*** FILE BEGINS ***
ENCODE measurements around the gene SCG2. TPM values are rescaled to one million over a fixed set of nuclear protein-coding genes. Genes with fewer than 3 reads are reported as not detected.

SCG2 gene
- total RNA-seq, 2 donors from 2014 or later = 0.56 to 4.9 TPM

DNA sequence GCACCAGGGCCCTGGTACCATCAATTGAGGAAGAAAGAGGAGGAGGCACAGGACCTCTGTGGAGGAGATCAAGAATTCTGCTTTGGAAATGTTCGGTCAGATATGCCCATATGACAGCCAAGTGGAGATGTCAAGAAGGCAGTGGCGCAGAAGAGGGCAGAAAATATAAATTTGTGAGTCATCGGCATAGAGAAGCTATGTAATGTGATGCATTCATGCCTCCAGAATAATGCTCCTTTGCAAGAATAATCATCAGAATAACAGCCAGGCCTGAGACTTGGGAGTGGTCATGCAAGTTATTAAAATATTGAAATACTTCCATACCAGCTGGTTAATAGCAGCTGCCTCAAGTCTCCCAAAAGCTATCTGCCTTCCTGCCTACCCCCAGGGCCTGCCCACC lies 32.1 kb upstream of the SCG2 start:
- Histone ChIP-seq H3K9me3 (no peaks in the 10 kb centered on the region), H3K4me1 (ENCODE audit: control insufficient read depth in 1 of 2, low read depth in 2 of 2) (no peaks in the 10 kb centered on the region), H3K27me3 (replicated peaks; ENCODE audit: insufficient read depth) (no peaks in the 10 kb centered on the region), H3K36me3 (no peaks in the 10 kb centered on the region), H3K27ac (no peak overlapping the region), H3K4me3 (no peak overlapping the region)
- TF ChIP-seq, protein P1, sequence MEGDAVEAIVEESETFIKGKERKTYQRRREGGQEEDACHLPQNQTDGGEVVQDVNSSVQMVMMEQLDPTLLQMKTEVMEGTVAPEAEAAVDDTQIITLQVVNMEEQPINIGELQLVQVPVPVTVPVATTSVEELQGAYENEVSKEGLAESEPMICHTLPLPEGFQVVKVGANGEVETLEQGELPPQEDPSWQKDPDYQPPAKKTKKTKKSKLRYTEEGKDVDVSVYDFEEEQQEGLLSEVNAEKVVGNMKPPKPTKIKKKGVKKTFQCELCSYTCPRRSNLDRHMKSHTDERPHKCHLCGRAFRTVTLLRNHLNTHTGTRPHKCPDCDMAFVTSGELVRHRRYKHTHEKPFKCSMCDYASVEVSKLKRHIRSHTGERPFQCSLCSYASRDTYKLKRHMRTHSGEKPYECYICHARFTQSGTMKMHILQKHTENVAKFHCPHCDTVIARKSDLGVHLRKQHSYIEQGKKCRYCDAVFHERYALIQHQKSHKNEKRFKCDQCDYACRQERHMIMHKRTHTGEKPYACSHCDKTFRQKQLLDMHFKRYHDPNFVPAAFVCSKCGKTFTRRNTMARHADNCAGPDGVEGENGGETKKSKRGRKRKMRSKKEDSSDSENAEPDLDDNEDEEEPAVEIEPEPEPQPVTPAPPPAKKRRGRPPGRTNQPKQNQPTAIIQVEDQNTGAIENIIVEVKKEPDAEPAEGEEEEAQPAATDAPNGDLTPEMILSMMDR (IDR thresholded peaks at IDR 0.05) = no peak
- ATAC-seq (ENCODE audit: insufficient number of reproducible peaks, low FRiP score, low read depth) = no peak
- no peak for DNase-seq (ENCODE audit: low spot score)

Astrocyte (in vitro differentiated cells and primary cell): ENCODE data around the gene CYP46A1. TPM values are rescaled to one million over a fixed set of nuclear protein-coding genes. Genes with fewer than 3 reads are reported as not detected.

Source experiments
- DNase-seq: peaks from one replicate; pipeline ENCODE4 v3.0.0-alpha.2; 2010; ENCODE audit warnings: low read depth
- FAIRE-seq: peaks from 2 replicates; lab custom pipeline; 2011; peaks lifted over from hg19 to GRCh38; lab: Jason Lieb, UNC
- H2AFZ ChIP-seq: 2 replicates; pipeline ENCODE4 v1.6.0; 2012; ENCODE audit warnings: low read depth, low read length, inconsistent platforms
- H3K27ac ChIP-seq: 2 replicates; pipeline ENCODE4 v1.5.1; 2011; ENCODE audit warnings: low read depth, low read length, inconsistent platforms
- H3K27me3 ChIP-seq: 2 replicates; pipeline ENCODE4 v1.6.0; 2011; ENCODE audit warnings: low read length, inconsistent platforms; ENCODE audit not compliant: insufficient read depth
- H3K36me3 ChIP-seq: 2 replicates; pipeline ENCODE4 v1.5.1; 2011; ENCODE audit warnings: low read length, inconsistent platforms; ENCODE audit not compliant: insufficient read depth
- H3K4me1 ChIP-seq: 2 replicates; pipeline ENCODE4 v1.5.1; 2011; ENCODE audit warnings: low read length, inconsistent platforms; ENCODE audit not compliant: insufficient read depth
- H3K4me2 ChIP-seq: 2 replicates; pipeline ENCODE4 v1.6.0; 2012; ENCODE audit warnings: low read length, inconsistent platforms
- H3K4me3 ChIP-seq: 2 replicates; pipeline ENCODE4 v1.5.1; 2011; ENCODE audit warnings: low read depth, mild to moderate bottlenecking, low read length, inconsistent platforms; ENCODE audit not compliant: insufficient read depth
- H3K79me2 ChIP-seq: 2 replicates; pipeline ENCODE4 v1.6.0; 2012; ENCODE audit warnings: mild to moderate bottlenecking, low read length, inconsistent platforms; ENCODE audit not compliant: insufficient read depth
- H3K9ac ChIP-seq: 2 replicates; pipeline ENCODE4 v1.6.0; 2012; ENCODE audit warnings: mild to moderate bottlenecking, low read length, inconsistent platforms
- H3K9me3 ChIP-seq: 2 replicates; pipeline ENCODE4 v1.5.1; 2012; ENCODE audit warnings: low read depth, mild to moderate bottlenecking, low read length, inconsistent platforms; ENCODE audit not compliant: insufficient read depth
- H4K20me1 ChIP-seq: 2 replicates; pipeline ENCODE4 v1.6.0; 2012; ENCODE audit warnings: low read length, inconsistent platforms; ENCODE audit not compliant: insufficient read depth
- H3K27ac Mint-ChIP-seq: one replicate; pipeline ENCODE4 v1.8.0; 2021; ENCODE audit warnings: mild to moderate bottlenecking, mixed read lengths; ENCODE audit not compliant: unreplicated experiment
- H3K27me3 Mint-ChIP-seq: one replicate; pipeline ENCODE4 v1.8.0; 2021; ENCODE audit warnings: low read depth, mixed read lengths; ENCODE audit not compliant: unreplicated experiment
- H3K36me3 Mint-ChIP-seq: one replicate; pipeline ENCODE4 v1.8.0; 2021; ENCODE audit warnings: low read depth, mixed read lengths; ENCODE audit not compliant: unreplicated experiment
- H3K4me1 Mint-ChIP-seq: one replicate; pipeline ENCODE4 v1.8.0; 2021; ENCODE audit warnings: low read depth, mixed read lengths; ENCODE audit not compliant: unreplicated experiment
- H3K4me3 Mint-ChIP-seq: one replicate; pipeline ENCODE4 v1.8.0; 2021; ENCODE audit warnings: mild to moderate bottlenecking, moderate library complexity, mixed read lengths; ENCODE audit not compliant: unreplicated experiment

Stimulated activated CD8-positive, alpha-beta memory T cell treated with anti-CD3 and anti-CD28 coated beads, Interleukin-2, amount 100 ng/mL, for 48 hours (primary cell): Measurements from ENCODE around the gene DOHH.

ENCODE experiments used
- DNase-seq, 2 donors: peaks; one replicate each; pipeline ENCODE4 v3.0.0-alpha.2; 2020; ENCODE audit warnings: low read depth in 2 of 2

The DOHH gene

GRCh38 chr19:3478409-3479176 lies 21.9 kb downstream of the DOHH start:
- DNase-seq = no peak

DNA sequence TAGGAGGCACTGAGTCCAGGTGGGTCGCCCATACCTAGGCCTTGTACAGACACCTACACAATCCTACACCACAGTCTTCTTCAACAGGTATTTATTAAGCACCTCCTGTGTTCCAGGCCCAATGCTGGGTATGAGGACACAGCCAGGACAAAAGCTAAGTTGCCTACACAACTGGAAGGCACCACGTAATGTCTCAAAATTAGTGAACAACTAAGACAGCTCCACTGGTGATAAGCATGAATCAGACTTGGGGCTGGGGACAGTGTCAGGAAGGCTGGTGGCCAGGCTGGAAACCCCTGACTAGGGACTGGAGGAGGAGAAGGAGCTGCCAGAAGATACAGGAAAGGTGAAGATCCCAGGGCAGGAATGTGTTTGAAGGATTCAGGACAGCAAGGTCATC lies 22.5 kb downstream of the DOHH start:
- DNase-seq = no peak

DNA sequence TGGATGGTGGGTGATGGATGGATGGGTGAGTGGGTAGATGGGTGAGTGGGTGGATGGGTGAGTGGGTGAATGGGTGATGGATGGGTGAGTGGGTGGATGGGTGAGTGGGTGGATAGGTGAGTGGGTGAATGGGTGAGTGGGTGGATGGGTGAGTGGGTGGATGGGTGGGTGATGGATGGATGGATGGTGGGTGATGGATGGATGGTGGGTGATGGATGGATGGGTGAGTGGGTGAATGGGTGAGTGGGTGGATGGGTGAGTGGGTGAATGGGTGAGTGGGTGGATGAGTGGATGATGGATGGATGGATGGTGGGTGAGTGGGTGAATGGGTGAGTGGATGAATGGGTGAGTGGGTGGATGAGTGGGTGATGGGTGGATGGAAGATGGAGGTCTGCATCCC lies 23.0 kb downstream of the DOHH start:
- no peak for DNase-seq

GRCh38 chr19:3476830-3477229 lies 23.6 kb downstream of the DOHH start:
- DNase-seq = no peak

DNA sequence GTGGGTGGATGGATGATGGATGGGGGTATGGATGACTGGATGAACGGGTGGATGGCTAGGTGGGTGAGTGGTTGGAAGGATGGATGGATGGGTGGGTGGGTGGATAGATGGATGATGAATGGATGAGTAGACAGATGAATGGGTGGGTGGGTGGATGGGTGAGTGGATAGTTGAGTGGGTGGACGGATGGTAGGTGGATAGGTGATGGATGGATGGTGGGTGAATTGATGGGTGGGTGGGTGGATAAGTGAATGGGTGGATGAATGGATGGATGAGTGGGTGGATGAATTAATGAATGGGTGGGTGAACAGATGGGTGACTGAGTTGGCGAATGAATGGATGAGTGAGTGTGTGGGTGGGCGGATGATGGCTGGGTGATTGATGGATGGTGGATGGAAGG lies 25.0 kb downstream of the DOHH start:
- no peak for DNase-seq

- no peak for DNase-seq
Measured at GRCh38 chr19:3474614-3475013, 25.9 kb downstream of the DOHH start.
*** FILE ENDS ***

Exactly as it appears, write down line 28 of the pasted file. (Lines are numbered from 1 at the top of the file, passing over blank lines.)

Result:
- H3K4me3 Mint-ChIP-seq: one replicate; pipeline ENCODE4 v1.8.0; 2021; ENCODE audit warnings: mild to moderate bottlenecking, moderate library complexity, mixed read lengths; ENCODE audit not compliant: unreplicated experiment